Arizona head coach Tommy Lloyd, whose team is made up of both international and American-born players, has seen quite a bit in his many years in the business, feels that Turell has some intangibles that will help him as he strives to reach his goal of playing in the NBA.
“He is a really good player and he’s making an adjustment having played D-III. He is very comfortable having a heavy workload and being a high-volume guy, which is a great skill to have, and with that comes confidence.”
“What I noticed about him is that he is very opportunistic. He had a few really nice individual offensive plays, but a lot of his points were after he got a loose ball and put it in. Things like that you have to have a knack for and it’s a skill. I’m excited, as this is the first time I’ve seen him play and I’m glad he played well for us and I’m excited to see what he can do in the future.”
Light-weight and silky smooth
His shot is silky, his craftiness is unparalleled and his attitude is addictive. There are plenty of clubs in Israel, including the National Team, that could use a naturalized Ryan Turell right now as the 2023/24 season is about to begin.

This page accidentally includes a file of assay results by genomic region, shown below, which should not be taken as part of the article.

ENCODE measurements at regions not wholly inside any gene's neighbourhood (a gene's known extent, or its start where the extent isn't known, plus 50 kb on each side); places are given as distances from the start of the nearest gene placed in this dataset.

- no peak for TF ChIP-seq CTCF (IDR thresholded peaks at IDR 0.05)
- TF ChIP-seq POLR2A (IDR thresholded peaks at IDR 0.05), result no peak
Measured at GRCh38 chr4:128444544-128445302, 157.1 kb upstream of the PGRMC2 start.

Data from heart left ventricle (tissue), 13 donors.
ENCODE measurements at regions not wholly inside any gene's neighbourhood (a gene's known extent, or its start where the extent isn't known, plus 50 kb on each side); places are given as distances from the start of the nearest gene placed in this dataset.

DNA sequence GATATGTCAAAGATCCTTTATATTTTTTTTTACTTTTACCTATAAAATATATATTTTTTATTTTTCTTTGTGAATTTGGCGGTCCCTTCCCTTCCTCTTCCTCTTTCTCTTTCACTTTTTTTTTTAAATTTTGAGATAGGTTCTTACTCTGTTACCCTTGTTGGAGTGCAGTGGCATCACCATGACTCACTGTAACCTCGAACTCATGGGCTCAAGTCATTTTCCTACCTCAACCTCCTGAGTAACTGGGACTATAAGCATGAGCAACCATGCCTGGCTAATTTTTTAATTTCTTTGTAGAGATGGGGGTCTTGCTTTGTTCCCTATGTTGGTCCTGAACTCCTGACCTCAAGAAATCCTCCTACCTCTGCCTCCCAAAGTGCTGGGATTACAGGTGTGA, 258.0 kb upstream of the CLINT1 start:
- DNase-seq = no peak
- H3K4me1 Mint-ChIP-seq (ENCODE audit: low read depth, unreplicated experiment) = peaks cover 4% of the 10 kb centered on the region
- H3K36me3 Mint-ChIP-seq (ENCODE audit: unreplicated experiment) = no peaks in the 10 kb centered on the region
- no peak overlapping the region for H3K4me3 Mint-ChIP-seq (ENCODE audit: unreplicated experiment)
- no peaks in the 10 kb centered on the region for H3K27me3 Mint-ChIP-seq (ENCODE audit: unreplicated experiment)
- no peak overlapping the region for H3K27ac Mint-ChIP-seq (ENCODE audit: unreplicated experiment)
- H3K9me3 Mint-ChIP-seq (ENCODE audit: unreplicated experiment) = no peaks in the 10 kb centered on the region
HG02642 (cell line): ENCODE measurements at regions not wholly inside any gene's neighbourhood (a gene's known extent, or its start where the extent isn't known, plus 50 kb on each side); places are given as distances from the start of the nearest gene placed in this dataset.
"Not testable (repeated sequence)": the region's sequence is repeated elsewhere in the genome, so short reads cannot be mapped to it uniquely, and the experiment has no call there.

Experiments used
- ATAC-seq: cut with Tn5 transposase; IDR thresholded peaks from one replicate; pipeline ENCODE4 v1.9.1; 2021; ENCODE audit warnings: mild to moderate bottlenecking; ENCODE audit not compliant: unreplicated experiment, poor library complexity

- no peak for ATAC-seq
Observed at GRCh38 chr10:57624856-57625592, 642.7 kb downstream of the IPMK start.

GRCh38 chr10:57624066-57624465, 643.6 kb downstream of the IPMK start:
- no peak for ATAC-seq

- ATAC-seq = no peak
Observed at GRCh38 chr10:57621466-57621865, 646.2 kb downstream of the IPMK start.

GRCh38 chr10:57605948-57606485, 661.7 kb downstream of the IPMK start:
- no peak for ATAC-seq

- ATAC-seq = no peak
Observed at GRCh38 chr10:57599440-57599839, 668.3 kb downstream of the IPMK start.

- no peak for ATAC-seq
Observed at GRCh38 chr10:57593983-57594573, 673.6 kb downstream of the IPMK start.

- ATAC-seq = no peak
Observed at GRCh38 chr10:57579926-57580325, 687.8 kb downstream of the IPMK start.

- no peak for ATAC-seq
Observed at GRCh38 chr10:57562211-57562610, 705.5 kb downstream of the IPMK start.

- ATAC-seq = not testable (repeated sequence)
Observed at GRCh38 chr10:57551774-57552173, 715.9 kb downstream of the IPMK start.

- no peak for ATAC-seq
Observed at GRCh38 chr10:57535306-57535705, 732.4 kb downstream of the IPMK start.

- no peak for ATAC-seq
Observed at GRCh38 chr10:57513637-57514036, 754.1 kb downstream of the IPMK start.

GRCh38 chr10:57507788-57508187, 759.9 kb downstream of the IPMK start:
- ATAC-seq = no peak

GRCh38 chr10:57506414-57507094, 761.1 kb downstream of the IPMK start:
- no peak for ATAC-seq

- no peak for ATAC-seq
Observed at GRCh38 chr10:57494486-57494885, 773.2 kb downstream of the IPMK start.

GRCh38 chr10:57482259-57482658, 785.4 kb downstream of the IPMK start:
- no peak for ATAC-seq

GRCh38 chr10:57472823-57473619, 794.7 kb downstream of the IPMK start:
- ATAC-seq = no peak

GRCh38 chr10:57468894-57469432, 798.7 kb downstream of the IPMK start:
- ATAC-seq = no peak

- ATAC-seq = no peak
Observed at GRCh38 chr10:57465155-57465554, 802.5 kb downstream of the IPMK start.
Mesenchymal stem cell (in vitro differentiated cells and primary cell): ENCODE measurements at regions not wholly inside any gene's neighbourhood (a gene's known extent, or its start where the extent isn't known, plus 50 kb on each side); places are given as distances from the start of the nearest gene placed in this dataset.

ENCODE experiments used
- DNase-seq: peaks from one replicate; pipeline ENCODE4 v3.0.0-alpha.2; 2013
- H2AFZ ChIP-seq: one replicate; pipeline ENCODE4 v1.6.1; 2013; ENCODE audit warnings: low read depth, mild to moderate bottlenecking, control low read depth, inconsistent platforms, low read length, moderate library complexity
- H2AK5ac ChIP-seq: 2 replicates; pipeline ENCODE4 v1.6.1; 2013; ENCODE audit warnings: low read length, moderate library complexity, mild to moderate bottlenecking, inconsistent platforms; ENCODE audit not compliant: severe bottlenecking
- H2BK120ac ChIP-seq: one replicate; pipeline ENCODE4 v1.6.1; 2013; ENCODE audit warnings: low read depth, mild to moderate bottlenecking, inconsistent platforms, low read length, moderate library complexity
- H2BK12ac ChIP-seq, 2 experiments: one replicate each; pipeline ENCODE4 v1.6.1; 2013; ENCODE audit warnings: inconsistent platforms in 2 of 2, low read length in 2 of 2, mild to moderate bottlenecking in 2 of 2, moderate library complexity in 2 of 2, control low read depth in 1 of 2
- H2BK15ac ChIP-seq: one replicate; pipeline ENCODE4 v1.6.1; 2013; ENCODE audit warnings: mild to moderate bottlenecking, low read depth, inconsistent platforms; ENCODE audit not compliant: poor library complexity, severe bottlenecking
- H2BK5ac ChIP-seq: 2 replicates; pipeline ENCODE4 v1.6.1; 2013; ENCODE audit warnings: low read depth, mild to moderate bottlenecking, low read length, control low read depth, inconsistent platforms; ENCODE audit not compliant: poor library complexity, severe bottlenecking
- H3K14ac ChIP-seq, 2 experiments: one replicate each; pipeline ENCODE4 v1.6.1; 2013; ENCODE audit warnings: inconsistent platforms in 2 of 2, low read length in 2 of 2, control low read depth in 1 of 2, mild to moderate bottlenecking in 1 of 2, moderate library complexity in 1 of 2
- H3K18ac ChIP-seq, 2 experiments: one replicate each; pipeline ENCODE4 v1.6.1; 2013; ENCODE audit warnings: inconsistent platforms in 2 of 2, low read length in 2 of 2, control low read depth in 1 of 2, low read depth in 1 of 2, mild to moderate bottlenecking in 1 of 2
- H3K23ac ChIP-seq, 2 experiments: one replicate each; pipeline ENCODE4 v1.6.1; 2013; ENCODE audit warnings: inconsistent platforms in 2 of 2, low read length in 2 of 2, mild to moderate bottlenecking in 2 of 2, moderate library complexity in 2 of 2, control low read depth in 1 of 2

Of course, Turell also needs to put on some upper-body muscle in order to be able to withstand the pressure and intensity of European basketball, whether it’s the Euroleague, EuroCup, or Champions League.
Weighing in at only 190 pounds can make him an easy target for the opposition on offense while creating difficult matchups on defense. However, there are a number of D3 players who have been able to make that jump, both shorter and taller, whether it has been Maccabi Tel Aviv captain John DiBartolomeo as well as Willy Workman.
“Regardless of what happens NBA-wise, it’s always been a dream of mine to play in Israel and play for Israel,” Turell noted when asked about potentially playing in the Promised Land and perhaps even Maccabi Tel Aviv as he wore yellow-and-blue for the Select Team.
“That’s definitely something down the line. As for Maccabi, possibly. Any team out here, but [Maccabi] are such a prestigious team and such a well-cultured team it would be a blessing, for sure.”
The Israeli league and G-League are very similar in style and in the pace of play, and in that sense, Turell could fit in fairly easily in places like Kiryat Ata, Eilat, Beersheba, and even Haifa, but for the top-level teams, he’s still a work in process.
Can he make that jump to those teams or can he make the giant leap to the NBA? Certainly, it will work, work, and yet more hard work, and that’s something the modest Turell seems to have plenty of - ethic, drive, and desire.
“That’s the goal - to make the NBA. I have to put in the work and take it one day at a time. Anyone can look at a dream and look at a goal and say ‘It’s too far or too hard.’ But if you take it one day at a time you can achieve that goal. Absolutely [I feel I can make it next year,] but I am just going to keep working hard to try and get there.”